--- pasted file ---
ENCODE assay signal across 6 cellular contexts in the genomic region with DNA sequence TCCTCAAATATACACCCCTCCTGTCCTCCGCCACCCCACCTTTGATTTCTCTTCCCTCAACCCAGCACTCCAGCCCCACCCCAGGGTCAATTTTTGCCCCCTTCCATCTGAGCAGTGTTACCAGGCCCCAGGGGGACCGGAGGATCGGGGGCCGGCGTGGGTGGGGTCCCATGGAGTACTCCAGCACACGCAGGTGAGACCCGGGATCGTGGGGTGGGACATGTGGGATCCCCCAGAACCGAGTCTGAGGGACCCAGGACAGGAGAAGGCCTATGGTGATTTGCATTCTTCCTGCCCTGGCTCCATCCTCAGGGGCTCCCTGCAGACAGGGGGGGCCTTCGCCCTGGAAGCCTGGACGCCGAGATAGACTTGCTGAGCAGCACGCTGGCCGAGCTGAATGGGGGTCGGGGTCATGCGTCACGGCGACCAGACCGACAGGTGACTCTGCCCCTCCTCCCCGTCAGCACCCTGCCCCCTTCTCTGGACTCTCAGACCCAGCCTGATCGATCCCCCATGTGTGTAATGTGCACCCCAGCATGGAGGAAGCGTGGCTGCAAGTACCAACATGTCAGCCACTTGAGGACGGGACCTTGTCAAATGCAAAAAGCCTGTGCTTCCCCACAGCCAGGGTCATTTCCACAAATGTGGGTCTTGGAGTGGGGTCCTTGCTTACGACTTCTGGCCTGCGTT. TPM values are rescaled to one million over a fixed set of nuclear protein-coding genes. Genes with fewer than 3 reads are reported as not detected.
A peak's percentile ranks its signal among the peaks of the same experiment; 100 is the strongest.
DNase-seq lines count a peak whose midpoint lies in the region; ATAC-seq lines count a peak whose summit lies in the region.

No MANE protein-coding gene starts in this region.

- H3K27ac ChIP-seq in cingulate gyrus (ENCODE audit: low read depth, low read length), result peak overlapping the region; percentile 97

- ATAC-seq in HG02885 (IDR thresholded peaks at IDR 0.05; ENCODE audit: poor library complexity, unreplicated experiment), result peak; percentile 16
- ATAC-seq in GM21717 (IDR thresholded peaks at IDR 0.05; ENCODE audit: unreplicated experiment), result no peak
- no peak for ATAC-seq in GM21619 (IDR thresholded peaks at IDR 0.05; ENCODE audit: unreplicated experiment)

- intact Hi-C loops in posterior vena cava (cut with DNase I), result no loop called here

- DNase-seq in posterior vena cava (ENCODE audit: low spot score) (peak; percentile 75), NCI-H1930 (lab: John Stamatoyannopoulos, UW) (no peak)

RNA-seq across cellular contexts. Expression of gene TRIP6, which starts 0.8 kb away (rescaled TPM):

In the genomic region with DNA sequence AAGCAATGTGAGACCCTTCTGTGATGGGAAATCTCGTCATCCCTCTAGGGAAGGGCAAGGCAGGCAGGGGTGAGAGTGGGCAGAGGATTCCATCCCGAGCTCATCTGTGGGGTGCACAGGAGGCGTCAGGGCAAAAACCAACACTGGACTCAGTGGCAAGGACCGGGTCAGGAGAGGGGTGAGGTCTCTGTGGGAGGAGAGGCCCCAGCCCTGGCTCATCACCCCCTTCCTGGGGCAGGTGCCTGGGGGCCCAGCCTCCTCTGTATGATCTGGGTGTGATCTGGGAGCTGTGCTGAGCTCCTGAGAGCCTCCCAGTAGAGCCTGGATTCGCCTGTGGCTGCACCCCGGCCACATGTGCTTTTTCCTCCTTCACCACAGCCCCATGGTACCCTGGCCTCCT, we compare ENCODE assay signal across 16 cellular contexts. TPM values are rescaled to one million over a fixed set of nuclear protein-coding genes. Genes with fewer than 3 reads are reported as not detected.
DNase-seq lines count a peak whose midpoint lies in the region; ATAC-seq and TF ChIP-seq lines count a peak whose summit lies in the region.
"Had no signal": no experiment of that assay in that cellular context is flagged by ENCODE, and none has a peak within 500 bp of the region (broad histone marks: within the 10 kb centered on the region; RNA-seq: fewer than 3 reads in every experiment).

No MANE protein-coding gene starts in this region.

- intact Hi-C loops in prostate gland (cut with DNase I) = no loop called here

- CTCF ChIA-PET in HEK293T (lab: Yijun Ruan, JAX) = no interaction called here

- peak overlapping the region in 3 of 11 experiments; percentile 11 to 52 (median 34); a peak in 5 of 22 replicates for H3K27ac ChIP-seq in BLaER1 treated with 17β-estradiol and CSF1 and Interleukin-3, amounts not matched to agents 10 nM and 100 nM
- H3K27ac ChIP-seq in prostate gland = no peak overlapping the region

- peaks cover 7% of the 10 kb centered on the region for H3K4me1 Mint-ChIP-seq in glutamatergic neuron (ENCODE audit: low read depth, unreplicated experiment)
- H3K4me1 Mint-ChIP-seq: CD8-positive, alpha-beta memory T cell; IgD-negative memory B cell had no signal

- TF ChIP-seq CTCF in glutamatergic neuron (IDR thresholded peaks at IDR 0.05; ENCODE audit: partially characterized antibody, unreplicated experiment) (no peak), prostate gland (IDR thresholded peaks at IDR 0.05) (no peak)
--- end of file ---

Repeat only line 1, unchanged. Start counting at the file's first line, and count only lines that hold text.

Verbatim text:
ENCODE assay signal across 6 cellular contexts in the genomic region with DNA sequence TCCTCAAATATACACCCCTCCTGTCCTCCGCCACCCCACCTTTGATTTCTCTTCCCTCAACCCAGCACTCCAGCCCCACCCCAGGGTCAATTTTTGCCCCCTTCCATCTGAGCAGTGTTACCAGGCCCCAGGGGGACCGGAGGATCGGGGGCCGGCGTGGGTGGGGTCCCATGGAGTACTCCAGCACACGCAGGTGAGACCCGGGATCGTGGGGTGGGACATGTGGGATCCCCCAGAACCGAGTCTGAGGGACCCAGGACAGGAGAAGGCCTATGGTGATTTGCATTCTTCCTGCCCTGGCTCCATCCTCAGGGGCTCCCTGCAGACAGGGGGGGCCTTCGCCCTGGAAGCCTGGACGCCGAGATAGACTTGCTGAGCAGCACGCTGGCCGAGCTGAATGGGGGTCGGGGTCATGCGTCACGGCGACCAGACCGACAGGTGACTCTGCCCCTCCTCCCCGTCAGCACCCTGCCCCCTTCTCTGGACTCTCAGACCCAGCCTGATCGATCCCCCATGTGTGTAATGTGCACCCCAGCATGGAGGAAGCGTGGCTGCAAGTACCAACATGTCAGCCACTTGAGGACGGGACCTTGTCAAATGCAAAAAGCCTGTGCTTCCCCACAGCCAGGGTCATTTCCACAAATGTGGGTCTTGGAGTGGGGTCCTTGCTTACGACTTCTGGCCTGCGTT. TPM values are rescaled to one million over a fixed set of nuclear protein-coding genes. Genes with fewer than 3 reads are reported as not detected.